Following up on your pre-approval, let your lender know that you have an accepted offer and provide them all relevant details of the property to start the loan process. Note that this process takes some time to finalize.

13. Escrow, Contingencies, and Inspections

Once there is an agreed upon contract, both buyer and seller go into escrow which can usually be 30 days or longer. During this period, there can be contingencies that may need to be cleared for the sales process to continue. Furthermore, the buyer usually orders an appraisal and performs physical inspections while working through a series of administrative requirements including satisfying loan approval conditions and completing a title search.

15. Evaluate the Property’s Condition

Finalize the purchase by completing any necessary paperwork, transferring ownership, and securing the rental property with insurance.

16. Property Management

Determine whether to manage the property yourself or hire a property management company to oversee day-to-day operations and tenant relations. If you do decide to hire a third party manager, be sure they have experience in single family property management or multifamily property management.

Where to Sell a Residential Property Online?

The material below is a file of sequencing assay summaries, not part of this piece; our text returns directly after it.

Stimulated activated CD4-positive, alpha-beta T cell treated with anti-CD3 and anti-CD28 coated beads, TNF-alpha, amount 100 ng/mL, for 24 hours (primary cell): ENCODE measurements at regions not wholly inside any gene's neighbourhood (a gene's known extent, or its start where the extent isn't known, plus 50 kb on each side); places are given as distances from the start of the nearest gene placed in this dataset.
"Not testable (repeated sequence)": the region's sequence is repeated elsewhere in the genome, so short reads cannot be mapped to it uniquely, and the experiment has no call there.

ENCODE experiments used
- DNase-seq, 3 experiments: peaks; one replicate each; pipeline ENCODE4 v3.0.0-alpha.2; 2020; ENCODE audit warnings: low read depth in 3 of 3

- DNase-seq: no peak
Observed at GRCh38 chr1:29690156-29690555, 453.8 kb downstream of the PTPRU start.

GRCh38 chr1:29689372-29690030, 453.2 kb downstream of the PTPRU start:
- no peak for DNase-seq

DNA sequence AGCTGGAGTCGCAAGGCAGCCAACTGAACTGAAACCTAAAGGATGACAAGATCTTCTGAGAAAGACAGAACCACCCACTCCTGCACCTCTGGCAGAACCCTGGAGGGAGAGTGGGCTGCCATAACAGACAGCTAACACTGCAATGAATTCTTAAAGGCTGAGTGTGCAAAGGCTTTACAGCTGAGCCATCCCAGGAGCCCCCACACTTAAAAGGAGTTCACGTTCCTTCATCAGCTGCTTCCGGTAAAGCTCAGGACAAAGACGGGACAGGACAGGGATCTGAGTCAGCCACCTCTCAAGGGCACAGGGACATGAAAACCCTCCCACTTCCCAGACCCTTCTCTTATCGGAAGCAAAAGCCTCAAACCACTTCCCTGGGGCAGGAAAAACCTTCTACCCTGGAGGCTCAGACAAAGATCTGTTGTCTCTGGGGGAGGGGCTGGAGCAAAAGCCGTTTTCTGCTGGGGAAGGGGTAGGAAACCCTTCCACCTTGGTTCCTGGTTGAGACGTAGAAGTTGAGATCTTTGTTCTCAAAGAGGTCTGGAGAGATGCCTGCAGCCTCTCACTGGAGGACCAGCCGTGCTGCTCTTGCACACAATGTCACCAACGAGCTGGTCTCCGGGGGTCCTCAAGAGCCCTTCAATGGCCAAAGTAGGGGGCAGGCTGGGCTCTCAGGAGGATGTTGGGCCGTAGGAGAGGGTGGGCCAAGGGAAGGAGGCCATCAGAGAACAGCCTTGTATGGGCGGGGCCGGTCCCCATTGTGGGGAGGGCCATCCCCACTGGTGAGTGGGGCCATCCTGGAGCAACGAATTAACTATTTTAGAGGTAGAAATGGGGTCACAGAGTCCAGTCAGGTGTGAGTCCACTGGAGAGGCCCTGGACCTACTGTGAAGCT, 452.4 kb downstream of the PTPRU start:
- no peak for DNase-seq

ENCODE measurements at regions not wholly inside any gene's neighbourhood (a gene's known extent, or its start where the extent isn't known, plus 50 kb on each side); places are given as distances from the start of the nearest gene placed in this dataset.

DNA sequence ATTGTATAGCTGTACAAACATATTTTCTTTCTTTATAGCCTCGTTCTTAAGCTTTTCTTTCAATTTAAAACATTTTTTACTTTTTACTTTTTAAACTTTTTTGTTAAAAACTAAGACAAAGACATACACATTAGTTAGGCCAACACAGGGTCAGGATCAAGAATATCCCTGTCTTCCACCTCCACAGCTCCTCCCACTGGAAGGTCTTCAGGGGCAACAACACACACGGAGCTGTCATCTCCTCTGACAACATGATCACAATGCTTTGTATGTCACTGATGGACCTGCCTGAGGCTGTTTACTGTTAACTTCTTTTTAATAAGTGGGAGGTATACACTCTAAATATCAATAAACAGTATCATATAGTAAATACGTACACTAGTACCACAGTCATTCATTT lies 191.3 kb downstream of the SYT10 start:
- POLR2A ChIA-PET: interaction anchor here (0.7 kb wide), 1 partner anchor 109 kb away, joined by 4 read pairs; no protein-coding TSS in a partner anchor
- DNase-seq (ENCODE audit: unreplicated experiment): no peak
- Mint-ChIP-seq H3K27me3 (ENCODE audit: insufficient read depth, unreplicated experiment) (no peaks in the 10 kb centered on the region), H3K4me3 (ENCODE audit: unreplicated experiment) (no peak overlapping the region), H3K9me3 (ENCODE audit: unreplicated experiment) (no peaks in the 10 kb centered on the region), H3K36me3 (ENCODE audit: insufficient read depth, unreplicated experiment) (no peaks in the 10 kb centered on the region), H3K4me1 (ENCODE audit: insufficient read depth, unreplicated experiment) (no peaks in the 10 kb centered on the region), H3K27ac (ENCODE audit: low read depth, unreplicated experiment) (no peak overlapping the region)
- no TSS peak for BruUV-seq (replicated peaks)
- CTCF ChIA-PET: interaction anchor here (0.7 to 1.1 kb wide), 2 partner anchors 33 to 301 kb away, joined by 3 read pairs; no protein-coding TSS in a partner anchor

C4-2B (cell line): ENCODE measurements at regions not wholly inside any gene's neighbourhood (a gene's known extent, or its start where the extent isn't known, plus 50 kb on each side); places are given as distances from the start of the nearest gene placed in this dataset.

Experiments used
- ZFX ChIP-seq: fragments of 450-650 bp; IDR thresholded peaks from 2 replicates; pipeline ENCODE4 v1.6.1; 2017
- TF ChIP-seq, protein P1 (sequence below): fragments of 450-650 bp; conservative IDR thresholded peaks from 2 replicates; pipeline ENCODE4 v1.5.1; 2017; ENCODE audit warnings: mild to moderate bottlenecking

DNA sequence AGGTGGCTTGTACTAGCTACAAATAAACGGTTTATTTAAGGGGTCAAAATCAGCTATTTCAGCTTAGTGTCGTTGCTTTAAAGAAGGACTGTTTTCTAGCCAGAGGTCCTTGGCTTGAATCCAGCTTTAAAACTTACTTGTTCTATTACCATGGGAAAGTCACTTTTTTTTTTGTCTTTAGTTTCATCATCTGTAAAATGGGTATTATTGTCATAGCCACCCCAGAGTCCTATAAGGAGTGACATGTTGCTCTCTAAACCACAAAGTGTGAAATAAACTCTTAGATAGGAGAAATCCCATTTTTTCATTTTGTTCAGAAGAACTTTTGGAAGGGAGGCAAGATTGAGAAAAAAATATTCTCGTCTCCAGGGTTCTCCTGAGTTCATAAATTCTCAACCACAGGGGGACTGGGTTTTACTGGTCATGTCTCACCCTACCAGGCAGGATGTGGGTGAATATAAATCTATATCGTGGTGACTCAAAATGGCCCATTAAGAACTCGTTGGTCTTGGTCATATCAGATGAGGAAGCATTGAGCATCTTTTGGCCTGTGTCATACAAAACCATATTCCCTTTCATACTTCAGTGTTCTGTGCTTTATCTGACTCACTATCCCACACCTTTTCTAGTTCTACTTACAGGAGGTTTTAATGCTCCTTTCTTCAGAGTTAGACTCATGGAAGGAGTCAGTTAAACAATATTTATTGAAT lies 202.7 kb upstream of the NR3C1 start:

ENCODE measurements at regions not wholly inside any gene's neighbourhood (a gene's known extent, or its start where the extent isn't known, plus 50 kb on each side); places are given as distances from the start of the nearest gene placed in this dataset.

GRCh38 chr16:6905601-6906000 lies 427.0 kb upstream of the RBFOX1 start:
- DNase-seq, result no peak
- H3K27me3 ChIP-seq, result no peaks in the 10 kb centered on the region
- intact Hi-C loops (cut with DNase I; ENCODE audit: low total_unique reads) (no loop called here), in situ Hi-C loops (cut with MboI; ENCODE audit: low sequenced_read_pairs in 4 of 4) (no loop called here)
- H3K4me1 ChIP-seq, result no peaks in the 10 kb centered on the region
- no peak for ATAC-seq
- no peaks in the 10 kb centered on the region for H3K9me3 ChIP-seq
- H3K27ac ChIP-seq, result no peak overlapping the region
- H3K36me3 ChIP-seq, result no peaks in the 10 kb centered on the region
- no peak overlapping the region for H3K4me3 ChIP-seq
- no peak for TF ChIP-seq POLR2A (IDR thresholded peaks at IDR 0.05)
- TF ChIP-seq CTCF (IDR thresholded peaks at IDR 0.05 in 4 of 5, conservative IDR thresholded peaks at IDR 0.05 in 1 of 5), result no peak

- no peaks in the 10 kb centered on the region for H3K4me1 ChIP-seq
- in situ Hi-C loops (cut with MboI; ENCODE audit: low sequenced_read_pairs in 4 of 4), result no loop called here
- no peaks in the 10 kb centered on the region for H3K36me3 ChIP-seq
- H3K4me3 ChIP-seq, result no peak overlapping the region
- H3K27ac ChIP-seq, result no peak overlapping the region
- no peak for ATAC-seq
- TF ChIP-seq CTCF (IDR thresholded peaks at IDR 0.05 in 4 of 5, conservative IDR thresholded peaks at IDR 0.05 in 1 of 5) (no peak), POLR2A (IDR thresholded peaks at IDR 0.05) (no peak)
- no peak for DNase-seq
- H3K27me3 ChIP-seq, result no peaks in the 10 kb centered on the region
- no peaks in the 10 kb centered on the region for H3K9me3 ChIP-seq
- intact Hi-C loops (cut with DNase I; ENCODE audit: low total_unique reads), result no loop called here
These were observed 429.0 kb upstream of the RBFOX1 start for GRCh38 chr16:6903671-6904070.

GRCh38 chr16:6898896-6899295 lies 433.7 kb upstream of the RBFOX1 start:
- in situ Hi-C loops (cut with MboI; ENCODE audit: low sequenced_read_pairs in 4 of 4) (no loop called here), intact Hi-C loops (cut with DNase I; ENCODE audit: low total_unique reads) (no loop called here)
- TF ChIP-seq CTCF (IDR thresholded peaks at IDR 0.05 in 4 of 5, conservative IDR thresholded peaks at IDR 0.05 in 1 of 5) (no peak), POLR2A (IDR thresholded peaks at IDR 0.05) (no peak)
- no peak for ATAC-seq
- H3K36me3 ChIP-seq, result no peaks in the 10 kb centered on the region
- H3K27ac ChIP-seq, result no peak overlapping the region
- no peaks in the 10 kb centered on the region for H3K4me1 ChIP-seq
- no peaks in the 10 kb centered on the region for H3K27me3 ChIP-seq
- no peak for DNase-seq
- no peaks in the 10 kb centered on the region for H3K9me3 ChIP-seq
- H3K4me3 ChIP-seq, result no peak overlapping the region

The search to buy and sell rental properties is now almost exclusively online. Online real estate listing websites have millions of listings with properties available to buy, sell, or lease. When selling a residential rental property, you will want to make sure that your property is on a listing website for residential properties for sale. These websites are typically free for buyers and renters to browse, but most charge the property owner a fee to list their property on the site. If you hire a real estate agent, they will usually syndicate it across many platforms, in addition to their local MLS, at no additional charge.

Using a Real Estate Agent to Sell Residential Rental Property

Rental Real Estate Agents

When selling an investment property such as an apartment building or single-family house, it’s important to find an rental real estate agent with experience in residential investment property sales and a strong understanding of the local real estate market. A good agent should be able to provide guidance on pricing, marketing strategies, and favorably negotiating the terms of the sale. Additionally, they should be able to work with existing tenants and address any concerns they may have throughout the sales process.

Residential Sales Companies

Coldwell Banker
Re/max Brokerage
EXP Realty Brokerage
Keller William KW
Century 21

When buying or selling a residential rental property, the real estate agents that facilitate the process are usually associated with a particular larger company called a brokerage. Real estate brokerages hold individual real estate agent’s licenses and provide their agents with access to helpful resources through shared networks. Residential real estate brokerages can range from local small multi-person companies, to multinational brands with thousands of agents. There are also specialized brokerages who focus on residential properties such as single family homes and apartments. Much like choosing a brand of car or associating with a favorite sports team, real estate agents carefully select their brokerage to help maximize their growth and sales potential.